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Urban encroachment brings deviant behavior to resource recreation areaAuthor(s): Christopher J. Wynveen; Robert D. Bixler; William E. Hammitt
Source: In: Burns, R.; Robinson, K., comps. Proceedings of the 2006 Northeastern Recreation Research Symposium; 2006 April 9-11; Bolton Landing, NY. Gen. Tech. Rep. NRS-P-14. Newtown Square, PA: U.S. Department of Agriculture, Forest Service, Northern Research Station: 566-573.
Publication Series: General Technical Report - Proceedings
Station: Northern Research Station
PDF: Download Publication (126.72 KB)
DescriptionThe encroachment of urban areas on resource recreation areas has added several challenges to resource and recreation managers. Unfortunately, Chavez and Tynon (2000) indicated one of the impacts of urban encroachment on natural resource areas is an increase in crime. Given that with urban encroachment comes a heightened perception of crime (Chavez & Tynon 2000, Wynveen et al. 2005), this study's purpose was to identify specific crimes which were perceived by park rangers to occur with a varying frequency depending on the proximity of the respondent's park to an urban area. Study results indicated that urban encroachment is correlated with the perceptions of crime in a resource area. Burglary, arson, motor vehicle theft, homicide, and vandalism are crimes perceived to occur more frequently in parks closer to urban areas. In contrast, wildlife poaching and artifact theft were significant crimes perceived to occur more often in parks farther from urban centers.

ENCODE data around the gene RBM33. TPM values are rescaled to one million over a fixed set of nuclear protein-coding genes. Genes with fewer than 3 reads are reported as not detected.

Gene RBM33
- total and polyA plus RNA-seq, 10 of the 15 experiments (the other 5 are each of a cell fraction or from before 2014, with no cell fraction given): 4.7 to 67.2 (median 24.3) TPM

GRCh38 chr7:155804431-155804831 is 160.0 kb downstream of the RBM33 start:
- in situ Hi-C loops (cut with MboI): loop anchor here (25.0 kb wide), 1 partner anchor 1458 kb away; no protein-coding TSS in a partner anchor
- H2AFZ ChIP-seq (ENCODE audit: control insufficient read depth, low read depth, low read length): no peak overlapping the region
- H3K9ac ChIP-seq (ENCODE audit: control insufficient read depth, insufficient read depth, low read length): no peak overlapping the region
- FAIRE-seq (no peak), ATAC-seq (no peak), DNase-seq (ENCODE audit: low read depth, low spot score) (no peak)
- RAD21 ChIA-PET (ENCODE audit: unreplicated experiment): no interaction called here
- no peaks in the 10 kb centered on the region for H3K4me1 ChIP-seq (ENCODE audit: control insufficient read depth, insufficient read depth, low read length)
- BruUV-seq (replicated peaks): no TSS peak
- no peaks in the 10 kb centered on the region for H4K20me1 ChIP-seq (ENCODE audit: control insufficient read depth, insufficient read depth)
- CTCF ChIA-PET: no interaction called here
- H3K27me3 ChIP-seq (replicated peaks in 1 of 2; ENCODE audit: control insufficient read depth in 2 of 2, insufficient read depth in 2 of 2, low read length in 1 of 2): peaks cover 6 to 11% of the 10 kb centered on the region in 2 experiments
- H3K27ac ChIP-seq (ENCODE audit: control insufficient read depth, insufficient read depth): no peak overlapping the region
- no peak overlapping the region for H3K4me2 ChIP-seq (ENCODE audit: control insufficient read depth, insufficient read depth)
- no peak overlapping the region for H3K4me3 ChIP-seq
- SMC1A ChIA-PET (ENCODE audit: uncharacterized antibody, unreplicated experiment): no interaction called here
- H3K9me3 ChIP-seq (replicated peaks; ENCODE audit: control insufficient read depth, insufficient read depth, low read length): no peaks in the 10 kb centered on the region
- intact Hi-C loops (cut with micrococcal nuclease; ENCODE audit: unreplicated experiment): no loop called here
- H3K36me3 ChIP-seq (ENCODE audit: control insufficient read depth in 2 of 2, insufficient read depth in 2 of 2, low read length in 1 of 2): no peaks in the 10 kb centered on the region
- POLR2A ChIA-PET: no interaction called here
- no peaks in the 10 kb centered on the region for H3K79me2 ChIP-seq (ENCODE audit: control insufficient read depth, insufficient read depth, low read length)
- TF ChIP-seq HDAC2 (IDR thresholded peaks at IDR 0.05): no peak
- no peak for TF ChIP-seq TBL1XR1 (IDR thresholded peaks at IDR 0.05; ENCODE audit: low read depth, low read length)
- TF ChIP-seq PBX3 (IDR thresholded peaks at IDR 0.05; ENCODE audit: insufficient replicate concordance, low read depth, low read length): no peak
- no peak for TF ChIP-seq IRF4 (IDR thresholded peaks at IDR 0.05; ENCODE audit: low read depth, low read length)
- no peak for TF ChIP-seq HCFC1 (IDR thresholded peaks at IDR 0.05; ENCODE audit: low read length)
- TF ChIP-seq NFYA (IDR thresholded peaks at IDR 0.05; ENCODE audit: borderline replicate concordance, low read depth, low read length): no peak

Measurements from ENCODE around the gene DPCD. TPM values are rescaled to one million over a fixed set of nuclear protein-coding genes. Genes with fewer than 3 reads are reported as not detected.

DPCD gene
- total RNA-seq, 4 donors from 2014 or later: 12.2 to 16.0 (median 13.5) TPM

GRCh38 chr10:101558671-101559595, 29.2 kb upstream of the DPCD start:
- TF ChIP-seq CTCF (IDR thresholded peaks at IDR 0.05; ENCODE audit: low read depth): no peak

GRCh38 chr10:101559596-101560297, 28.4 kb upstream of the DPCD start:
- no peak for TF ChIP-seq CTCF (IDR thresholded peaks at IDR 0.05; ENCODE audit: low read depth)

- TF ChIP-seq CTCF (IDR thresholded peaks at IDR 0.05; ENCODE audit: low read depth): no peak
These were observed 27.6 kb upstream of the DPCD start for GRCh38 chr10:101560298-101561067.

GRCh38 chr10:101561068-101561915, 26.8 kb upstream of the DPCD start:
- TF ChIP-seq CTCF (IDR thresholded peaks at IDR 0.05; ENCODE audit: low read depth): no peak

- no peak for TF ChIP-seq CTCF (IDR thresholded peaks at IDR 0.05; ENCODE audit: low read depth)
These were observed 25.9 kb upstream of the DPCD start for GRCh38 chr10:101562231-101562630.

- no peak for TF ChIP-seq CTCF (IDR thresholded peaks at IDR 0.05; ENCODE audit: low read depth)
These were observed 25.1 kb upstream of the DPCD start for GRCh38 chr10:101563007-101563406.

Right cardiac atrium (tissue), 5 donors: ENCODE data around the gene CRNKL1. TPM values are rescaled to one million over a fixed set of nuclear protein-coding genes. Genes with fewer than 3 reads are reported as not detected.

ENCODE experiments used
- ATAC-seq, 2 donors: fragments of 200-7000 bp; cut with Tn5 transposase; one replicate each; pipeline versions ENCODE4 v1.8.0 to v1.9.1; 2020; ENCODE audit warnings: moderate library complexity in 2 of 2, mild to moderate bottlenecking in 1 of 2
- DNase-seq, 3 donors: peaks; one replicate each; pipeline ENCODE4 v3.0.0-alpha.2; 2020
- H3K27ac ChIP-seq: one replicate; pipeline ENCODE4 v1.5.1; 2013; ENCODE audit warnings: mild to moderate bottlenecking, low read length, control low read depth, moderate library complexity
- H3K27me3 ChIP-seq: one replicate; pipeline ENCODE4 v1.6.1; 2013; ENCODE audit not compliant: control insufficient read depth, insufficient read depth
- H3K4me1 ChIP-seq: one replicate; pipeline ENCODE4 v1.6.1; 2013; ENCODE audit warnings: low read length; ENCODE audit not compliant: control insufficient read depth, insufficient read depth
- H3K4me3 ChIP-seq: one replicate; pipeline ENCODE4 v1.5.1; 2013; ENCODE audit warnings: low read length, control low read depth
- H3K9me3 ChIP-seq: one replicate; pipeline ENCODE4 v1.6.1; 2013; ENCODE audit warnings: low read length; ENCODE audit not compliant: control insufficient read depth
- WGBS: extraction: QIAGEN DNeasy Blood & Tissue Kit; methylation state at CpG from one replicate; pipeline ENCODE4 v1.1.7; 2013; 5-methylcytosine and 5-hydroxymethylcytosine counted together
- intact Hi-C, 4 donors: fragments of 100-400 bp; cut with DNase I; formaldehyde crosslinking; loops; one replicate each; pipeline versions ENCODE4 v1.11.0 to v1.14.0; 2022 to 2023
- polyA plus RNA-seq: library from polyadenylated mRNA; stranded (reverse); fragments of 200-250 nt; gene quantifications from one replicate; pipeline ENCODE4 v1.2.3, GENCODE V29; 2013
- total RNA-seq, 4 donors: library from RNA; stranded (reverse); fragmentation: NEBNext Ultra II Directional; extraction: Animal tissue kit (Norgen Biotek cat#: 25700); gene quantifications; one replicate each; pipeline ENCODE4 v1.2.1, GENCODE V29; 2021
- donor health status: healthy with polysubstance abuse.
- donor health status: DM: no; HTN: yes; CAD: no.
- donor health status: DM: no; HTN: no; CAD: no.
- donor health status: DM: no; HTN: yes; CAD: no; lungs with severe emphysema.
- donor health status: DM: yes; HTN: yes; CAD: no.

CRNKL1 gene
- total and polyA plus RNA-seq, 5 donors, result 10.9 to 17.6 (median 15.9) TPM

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CitationWynveen, Christopher J.; Bixler, Robert D.; Hammitt, William E. 2007. Urban encroachment brings deviant behavior to resource recreation area. In: Burns, R.; Robinson, K., comps. Proceedings of the 2006 Northeastern Recreation Research Symposium; 2006 April 9-11; Bolton Landing, NY. Gen. Tech. Rep. NRS-P-14. Newtown Square, PA: U.S. Department of Agriculture, Forest Service, Northern Research Station: 566-573.
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